Note there is a raised ridge all along the upper and lower edges of the backing (see photo 5).        This raised ridge is important because the stain-less strips snap over it. I don’t mean to say they snap together easily — again, remember this was never designed to be repaired in the field. It is important to know you are going to have to assemble it with the stainless strips back over the ridges with the aluminum insert held under the stainless. 

Now that you are going to reassemble the parts, be aware that if you are working on a 1960-62, you are going to have to put the backing on right side up. That is, the holes on the back side will have to be on the lower half so you will be able to attach the red and blue bars. You will be reaching through the holes with a nut driver to attach the hollow nuts used to hold the bars to the aluminum cove piece. The red bar goes on the top, with the blue bar under the word “Corvette”. 

Usually, I have found the first stainless strip I put on goes easily. You should be able to hold it in your hands and assemble the three pieces; the backing, the aluminum cove, and the one stain-less strip. 

The big trick here is to trim off the excess aluminum so the other stainless strip will go on easily also. The aluminum insert is made large so you will always have to trim some off (see photo 6). We are looking at this from the backside. If you will look carefully, you can see the excess aluminum sticking up above the backing. I use aircraft-type tin snips, which are designed to cut either to the right, or to the left; I use the ones designed to cut left. The lower jaws will follow along the backing, while the upper jaw trims off just the excess aluminum (see photo 7).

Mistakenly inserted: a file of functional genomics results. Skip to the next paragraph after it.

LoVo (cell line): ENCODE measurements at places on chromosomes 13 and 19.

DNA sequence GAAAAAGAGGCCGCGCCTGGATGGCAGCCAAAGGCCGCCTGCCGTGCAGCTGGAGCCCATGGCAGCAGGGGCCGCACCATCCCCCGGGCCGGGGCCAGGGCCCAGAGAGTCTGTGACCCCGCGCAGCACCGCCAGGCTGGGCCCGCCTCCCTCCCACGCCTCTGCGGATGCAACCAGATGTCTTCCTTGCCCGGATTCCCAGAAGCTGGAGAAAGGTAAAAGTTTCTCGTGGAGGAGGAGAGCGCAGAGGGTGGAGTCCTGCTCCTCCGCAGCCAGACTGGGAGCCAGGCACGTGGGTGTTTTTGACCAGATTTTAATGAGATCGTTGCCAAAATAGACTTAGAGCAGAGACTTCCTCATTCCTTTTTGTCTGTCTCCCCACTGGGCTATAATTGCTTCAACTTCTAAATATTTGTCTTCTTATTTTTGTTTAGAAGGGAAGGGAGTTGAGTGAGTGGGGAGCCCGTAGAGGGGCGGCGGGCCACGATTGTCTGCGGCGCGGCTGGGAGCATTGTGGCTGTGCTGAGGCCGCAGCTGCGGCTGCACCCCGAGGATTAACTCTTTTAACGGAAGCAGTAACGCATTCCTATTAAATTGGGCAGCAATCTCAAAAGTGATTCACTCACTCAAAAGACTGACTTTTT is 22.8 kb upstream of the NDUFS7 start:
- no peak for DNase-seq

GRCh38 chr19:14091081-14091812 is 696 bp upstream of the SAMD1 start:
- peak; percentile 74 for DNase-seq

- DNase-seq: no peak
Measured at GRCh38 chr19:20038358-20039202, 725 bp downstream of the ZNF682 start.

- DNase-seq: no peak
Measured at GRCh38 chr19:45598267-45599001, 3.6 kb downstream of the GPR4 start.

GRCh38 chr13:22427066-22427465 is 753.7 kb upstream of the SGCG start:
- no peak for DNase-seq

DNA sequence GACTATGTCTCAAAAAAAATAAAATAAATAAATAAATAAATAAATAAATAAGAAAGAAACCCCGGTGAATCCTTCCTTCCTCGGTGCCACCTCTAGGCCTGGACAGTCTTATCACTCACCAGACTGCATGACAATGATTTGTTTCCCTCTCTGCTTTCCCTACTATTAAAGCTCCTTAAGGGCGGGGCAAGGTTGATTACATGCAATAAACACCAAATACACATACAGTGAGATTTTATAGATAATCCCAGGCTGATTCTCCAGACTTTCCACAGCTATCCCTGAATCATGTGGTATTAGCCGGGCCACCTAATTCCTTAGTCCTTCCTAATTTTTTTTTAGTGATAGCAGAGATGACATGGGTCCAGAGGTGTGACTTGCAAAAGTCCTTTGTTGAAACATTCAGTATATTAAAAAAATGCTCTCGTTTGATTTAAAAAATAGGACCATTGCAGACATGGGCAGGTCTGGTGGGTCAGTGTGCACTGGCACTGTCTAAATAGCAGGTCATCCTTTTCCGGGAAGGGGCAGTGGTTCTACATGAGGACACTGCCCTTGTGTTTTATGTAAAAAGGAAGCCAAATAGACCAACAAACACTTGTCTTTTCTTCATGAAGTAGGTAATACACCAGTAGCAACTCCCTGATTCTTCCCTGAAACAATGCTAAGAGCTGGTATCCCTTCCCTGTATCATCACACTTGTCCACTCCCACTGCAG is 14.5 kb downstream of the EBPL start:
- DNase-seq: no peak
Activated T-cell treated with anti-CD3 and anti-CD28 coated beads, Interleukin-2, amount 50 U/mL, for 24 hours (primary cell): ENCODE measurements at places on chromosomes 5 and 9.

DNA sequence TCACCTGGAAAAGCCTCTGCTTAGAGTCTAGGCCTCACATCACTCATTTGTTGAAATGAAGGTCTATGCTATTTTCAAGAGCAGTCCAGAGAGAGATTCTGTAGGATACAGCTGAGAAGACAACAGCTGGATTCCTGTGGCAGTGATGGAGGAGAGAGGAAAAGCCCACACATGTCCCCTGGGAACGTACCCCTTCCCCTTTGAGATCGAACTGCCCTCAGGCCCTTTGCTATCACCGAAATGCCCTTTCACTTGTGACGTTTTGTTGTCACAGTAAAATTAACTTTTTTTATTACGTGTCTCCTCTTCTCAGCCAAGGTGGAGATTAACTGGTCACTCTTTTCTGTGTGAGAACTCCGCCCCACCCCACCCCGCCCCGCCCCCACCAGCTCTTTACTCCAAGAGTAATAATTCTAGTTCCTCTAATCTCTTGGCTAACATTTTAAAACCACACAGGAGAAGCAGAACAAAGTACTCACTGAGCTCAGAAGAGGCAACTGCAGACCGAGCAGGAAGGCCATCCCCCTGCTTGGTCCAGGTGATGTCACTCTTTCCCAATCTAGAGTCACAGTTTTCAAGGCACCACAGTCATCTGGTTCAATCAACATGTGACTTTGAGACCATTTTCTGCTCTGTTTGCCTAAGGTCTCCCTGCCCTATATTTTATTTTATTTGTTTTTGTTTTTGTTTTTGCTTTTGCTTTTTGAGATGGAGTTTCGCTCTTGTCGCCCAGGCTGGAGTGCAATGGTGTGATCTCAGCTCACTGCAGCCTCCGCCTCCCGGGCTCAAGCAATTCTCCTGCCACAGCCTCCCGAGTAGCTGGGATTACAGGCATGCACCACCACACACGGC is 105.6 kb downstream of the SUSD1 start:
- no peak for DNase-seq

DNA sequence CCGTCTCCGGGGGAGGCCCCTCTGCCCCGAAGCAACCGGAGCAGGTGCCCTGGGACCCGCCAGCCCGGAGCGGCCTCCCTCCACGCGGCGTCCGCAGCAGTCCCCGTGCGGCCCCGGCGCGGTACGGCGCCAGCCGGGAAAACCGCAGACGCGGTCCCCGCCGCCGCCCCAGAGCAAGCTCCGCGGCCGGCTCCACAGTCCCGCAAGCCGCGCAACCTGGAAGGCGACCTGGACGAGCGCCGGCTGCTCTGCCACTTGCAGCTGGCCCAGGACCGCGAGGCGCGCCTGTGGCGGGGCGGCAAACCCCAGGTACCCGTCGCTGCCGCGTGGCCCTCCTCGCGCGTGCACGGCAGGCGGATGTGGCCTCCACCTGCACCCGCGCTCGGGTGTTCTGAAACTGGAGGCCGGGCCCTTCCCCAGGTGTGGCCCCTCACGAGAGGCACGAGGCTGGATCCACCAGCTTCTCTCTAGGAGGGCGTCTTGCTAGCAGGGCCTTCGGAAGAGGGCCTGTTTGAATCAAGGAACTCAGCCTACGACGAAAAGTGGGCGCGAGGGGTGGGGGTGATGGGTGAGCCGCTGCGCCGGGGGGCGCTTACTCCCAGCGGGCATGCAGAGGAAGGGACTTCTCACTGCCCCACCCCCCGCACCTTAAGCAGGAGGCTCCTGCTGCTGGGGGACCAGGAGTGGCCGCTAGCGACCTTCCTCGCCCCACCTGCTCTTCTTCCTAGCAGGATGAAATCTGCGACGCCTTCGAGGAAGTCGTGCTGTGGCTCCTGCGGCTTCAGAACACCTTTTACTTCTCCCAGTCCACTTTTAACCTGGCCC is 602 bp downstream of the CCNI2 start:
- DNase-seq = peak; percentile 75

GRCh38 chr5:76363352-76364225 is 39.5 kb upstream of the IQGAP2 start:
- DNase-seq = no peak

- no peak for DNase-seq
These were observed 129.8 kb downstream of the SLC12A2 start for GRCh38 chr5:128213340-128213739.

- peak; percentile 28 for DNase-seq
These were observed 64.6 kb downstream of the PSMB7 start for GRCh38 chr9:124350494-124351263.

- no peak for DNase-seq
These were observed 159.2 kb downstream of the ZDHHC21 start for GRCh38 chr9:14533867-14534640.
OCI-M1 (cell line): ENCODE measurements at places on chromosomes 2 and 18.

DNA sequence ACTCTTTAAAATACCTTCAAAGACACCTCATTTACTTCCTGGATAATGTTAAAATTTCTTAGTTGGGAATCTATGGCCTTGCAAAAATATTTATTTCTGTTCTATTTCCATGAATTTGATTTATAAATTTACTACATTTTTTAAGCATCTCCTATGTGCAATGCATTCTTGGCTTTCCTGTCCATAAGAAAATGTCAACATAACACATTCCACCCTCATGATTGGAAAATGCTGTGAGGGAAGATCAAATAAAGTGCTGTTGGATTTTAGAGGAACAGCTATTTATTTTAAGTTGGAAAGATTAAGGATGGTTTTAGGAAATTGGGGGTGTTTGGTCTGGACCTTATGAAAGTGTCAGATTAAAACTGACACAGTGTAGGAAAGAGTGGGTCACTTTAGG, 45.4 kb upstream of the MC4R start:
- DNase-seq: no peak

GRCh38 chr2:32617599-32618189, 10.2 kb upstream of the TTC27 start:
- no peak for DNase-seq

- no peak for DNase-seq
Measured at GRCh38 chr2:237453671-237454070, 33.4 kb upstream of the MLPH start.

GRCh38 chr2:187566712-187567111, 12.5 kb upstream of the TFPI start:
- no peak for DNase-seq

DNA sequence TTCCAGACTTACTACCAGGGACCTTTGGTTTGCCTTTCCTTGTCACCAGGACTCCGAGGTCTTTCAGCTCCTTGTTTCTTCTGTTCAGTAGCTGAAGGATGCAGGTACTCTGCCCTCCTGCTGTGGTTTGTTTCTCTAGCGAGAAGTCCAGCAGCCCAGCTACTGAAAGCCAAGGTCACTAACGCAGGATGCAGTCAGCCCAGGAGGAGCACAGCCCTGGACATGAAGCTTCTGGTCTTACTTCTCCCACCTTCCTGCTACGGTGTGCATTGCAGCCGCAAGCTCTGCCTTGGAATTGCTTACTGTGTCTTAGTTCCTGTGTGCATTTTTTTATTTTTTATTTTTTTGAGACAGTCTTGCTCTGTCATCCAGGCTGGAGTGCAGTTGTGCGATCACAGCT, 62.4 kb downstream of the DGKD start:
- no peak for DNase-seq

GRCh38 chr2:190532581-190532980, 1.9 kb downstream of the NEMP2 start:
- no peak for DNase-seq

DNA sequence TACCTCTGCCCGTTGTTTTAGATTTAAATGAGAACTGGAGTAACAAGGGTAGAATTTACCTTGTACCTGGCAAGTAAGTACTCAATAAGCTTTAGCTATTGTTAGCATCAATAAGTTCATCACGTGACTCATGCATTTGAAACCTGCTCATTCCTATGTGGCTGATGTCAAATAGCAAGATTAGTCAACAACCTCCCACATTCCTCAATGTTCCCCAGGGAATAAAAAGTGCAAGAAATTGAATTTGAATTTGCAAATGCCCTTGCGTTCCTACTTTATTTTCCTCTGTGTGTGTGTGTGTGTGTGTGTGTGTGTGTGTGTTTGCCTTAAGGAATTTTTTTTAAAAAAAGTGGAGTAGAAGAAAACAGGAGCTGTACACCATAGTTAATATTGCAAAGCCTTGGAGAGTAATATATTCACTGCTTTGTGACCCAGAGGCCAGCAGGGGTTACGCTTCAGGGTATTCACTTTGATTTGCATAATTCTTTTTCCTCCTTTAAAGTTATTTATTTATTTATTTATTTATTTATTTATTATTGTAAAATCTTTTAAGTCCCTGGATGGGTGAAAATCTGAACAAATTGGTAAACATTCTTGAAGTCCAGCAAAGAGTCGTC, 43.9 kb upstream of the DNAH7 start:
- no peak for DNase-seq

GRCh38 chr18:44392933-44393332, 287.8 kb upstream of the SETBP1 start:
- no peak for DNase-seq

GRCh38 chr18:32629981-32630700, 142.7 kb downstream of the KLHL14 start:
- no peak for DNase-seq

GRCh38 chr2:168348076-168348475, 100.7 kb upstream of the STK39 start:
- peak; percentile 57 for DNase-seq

After you have trimmed the excess metal, I recommend the use of a rat-tail mill file, like a chain saw sharpening file, to smooth out the rough edge. This is very important because if the edge has any rough places, the stainless trim strip will hang up on them and, as you are pushing, it will wrinkle the aluminum piece which will ruin it. I know, I have several here, which are almost good. I say almost good because they have wrinkles near the edges caused by the stainless catching as I was trying to force it over the raised edge of the backing and over the aluminum. 

As you proceed from one end, you may want to use some filament tape to hold the pieces together so you may move your hands without the danger of the finished part jumping off. Put the tape near, but not over, the places where you did the grinding (see photo 8).     

The real danger in ruining the aluminum cove is at this point in the assembly. As you slip and force the stainless strip over the aluminum and backing, be very careful not to catch the aluminum and cause it to winkle. It is very thin and flimsy, and it will be lost easily if you don’t use care at this point. Also, I don’t recommend using any kind of clamp to hold the device as you work on it. I have never found any kind of clamp which would hold it firmly without slipping off suddenly, causing a dent in the aluminum some-where. 

After the parts are fully assembled, and held with filament tape, I have been successful in fastening them together with epoxy. I have used solder, but I find it much easier to use epoxy. I usually place the mixture right over the places where I have done the grinding. It covers the rough appearance of the grinding, and I think the roughness may help hold the epoxy (see photo 9).

I don’t know of anyone who makes the stain-less strips, but I know that you can buy the aluminum cove and the red and blue bars from Corvette Central and other Corvette reproduction parts dealers. 

After finishing the work, be sure to wrap the cove assembly carefully so it doesn’t get damaged while it waits for you to reinstall it.